20th Century, Textiles & Costume

Early 1950s fashions and fabrics in Japan, Part I of 5

When I bought Murisaki the dress form, something exciting happened.  The proprietor of the Asia Gallery said “Oh, you might like these as well” and showed me these:

Pattern envelope and book of 50's dresses & fabrics

The patterns in the envelope


And then he gave them to me.  For free!


(They like me.  I buy a lot of stuff).

Now, my Japanese is limited to what I remember of high school Japanese after a dozen+ years.  So what I know about these is based on what I can tell from the images.

The dress catalogue/pattern illustrator, whatever it really is

At first I thought it was a dress catalogue, and a packet with one commercial pattern and a homemade pattern for tabi socks.  Then I looked at it closely and realised that the pattern has ALL the dresses – every single child and adult dress shown in the catalogue – all drawn over each other ready for you to break your brain over as you sort them out.

Wow! Yay! Eeek!

The homemade (or at least hand-drawn) tabi sock pattern

Based on the style of the dresses I’d say the patterns are from 1951/52.  There are dozens, and dozens of them, and even illustrations of fabrics.  I’ll show you all the images in a number of posts over the next few weeks, but here are a few fabric designs and dresses for starters.

First the fabric designs:

Oooooh...I want these all to be reprinted! I love the pinks and russets and muted blues

Look at the adorable little old-fashioned girls in their cog-circles! It's like Crinoline Lady goes steampunk, with pink AND black.

Someone should design a fabric just like this for Wellington, with Welly buildings

This one feels very Pacific

I don't like chess, but I love these little chess knights!

And then the dresses:

Darling dresses, with more darling fabric designs - little birdcages, something weird & Aztec, and musical notes on pink.

Notice how the pattern book, being Japanese, reads from the ‘back’ and from right to left.

I like how simple and sweet these are. #6 is my favourite!

That suit is just too cute, even if the pockets might be dreadful on me!

One day I may even attempt to unsort and copy the patterns, brave the total lack of instructions I can read, and make some of these up!

That doesn't look easy


  1. Zach says

    Oh dear… I love those dresses, but if I ever thought of using one of those patterns and saw THAT I would fall over dead. I feel like this would be one of those evil problems to pop up in calculus. “Find the rate of change of every single increasing and decreasing angle, then find the acceleration as the various movements sucks you into the page, never to be free again. Good luck. Oh, and translate cryptic Japanese.”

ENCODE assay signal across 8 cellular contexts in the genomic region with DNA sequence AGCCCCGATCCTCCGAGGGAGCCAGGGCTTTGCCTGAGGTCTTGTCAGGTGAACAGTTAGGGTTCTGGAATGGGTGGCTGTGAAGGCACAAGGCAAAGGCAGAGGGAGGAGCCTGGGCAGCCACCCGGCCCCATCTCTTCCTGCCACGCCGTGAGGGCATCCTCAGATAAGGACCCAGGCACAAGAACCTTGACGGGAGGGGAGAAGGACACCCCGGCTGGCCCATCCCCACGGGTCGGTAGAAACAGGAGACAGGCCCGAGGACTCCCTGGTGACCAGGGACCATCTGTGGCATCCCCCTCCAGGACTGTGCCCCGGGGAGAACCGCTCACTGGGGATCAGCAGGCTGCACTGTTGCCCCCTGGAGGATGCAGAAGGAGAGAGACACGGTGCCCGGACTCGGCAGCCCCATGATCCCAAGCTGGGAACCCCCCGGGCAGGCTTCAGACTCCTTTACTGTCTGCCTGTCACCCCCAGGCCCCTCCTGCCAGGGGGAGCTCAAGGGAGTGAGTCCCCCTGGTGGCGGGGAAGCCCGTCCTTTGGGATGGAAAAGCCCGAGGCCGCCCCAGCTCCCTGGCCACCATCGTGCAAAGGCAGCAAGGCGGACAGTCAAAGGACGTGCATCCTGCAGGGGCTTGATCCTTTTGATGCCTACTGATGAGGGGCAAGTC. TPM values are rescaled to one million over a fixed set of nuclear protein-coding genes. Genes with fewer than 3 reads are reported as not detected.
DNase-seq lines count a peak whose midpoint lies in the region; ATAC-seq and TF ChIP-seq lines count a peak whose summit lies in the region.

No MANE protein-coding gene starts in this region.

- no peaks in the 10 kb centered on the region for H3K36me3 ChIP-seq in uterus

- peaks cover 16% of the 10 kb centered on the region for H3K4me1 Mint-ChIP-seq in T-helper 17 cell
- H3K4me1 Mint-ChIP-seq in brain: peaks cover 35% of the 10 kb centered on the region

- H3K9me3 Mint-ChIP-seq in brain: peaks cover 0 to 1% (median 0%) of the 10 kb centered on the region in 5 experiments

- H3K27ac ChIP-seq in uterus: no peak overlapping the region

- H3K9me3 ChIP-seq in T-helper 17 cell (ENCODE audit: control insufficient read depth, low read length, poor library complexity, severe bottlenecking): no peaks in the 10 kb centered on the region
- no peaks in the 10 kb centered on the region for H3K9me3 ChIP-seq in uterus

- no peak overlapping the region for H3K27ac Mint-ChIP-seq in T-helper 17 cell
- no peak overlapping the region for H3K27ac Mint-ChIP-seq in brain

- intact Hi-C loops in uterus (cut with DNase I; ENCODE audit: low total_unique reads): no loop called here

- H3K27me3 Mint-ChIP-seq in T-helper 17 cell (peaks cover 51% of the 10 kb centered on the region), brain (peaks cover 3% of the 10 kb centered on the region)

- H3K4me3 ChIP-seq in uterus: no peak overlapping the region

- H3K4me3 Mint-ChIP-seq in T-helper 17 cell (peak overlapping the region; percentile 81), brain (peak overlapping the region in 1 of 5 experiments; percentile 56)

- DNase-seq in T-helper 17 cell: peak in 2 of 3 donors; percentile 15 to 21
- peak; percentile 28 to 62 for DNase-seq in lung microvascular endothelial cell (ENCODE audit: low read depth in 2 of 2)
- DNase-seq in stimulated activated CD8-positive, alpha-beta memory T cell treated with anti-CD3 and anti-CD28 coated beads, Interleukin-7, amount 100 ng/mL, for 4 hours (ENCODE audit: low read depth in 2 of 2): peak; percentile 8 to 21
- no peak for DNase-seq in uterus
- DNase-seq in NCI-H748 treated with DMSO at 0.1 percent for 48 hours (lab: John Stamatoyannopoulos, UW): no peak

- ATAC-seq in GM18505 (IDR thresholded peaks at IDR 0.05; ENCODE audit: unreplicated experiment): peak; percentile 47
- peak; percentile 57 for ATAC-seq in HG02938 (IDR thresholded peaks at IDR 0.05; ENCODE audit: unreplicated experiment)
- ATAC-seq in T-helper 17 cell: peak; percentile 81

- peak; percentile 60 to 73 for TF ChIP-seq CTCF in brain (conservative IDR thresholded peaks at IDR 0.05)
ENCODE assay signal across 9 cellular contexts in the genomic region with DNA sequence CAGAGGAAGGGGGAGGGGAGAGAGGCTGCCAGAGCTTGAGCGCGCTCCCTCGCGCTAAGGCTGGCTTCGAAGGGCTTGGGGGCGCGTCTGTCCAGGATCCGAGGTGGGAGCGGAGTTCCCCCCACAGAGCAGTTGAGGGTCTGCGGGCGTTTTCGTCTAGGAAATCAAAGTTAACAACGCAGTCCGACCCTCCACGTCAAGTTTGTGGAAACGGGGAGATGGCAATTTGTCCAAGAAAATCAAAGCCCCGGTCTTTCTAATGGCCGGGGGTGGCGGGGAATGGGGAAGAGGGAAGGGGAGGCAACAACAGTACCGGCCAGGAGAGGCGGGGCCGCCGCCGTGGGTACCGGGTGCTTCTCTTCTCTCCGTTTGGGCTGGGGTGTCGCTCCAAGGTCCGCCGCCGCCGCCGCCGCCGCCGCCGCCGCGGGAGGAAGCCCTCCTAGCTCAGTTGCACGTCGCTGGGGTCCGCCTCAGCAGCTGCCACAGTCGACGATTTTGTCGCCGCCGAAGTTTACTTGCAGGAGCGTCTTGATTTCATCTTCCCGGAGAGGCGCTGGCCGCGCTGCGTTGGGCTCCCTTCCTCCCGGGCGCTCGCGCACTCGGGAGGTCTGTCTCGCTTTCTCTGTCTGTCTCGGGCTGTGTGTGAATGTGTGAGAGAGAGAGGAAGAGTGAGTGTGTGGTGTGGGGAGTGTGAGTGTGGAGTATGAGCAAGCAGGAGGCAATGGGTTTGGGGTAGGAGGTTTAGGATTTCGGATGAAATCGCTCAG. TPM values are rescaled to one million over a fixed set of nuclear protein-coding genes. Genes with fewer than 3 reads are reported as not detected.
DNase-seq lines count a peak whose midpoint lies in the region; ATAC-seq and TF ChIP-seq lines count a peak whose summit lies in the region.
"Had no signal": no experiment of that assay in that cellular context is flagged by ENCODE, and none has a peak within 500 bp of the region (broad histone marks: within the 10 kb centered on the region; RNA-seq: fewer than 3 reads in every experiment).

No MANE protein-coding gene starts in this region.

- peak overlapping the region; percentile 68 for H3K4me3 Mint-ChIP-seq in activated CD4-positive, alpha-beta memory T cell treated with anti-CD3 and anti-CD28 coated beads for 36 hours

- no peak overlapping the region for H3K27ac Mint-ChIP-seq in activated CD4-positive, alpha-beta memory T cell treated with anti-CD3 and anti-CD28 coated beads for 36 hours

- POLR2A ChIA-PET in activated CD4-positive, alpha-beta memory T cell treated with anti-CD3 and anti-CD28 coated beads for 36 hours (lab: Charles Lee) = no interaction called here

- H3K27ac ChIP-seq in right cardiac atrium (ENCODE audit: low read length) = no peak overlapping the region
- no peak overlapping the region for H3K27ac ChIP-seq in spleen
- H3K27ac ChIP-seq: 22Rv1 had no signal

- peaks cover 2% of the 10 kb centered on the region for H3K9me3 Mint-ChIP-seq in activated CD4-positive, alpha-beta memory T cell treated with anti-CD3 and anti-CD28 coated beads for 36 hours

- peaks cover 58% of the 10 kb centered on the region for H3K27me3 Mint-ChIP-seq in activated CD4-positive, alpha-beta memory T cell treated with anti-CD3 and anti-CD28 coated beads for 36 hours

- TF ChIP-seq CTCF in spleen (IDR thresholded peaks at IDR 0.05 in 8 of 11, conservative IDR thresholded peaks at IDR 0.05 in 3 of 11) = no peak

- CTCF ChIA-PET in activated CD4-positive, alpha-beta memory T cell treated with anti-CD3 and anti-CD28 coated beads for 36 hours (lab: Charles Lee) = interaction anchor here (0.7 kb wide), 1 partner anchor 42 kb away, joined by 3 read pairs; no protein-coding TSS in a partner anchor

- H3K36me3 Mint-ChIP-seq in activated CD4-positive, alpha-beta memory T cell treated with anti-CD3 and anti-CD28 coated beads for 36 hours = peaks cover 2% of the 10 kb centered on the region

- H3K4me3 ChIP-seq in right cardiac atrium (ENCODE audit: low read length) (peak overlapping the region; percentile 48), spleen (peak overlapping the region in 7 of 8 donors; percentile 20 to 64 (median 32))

2. These are pretty fabulous! How lovely of them to give it to you for free!

    I have a few yofuku (Western clothing) sewing books from the 40’s, 50’s and early 60’s that I’m slowly scanning in – but rather than coming with the pattern insert to trace like these ones, you draft the patterns based on measurements. This probably works by numbers – look for the number assigned to the outfit – and it will probably match up to the pattern pieces. I think with your sewing skills, you’ll easily be able to make these outfits!

    I also adore the fabric prints! I wonder what the legalities would be of reproducing them. I know for paper ephemera, at least, many things prior to 1961 are in public domain (unless controlled by an estate in the case of an artist like Junichi Nakahara, for example). I bet you could reproduce for personal use, at least!

    • Oh, how interesting that you draft the pattern based on measurements – I’ve seen a few examples of that in the west.

      I’ve definitely figured out it is a matter of matching numbers on illustrations and pattern pieces.

      I’m wondering about the legalities of the prints and patterns too. I’ll have to do a bit more research into that. My knowledge base is all in fine arts.

  3. Oh, what a gift!
    It can’t be all that worse than the 30s-40s German pattern magazines I have borrowed from my aunt… I can understand German, some of it at least, but the instructions provided are about as scarce as what you will be able to deduce from these. So – good luck!

    • I’m not worried about the lack of instructions as much as their combination with the overlapping pattern pieces. How will I know if I missed something out!

  4. It’s like Burda magazine patterns. I’ve never tried to work one out but people do. Lovely garments, although a little sad and a reminder of the pervasive and insidious influence of the West that the illustrations are all of Pakeha women, not Japanaese women…
    Spoonflower time? 🙂 Maybe we can do a range of Welly fabrics on Spoonflower for the shop…

    • I noticed all the blond blue eyed women in the patterns too. Those girls would have had issues trying to feel beautiful if they are told to aspire to western looks! Those over lapping patterns would have me taking my pencil and poking my eye out!

      • Oh…and I’m sure those patterns don’t come in several sizes. After you traced out the pieces you’d have to redo them so you could get something that fit! (Watch me run, screaming down the street pulling my hair out…one eye poked out!)

  5. It’s like Burda magazine patterns. I’ve never tried to work one out but people do. Lovely garments, although a little sad and a reminder of the pervasive and insidious influence of the West that the illustrations are all of Pakeha women, not Japanaese women…
    Spoonflower time? 🙂

    • Exactly. And having experienced a Burda magazine pattern, I’m not keen to try that again anytime soon! I always wondered if we should call them Pakeha if they aren’t actually New Zealanders of European descent.

      While there was certainly a pressure to look ‘Western’ in Japan from the 1920s onwards, it may just be that some of the illustrations for this magazine came from an Western catalogue.

      • I use the term Pakeha correctly, and as it comes from my language, I find it natural to use it. I like it more than European, which has a specificity that is largely inaccurate and therefore relies on context. The term Pakeha with its inference of non-indigenousness I feel is an apt fit in this situation. 🙂

        • Elise says

          Is Pakeha like Haole? Do you speak many languages, Mrs C?

          • Hi Elise, Leimomi can probably answer that better than me as she would understand the full nuances of the words Haole and Pakeha. I love how words from other languages are often untranslatable by another single word, and even a paragraph of words can’t really nail the concept. Which is why I say it is part of my language, as a NZer, because I use Maori words, phrases etc as part of my vocab, it being the language of my country, if not my first language. Anyway sorry for getting off the topic of these gorgeous patterns! 🙂